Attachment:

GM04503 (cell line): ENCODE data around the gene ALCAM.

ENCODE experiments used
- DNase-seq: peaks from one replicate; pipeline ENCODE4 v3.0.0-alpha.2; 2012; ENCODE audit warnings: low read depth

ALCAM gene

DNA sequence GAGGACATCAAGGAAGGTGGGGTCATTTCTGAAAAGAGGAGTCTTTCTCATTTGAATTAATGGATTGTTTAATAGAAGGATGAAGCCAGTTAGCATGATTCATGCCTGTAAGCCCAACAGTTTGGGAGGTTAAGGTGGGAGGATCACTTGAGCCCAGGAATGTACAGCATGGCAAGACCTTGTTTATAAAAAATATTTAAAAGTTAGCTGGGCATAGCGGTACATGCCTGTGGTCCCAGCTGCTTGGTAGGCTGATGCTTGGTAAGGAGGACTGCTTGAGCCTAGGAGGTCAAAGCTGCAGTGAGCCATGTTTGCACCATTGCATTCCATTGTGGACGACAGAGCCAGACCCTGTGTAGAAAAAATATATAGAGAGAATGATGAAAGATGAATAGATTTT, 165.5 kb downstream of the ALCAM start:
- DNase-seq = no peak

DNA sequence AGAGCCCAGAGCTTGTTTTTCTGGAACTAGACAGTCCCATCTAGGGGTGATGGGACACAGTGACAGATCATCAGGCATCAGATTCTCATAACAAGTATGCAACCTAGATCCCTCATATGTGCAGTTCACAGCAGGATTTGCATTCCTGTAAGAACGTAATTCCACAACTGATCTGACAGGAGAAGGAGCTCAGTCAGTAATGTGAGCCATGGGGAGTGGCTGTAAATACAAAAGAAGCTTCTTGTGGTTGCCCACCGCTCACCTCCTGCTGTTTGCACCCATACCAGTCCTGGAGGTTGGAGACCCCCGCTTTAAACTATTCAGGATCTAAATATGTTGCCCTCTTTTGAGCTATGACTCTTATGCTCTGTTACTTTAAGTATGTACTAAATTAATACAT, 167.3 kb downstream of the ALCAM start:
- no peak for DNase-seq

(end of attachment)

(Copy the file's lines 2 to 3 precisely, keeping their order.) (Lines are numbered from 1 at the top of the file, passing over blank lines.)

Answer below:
ENCODE experiments used
- DNase-seq: peaks from one replicate; pipeline ENCODE4 v3.0.0-alpha.2; 2012; ENCODE audit warnings: low read depth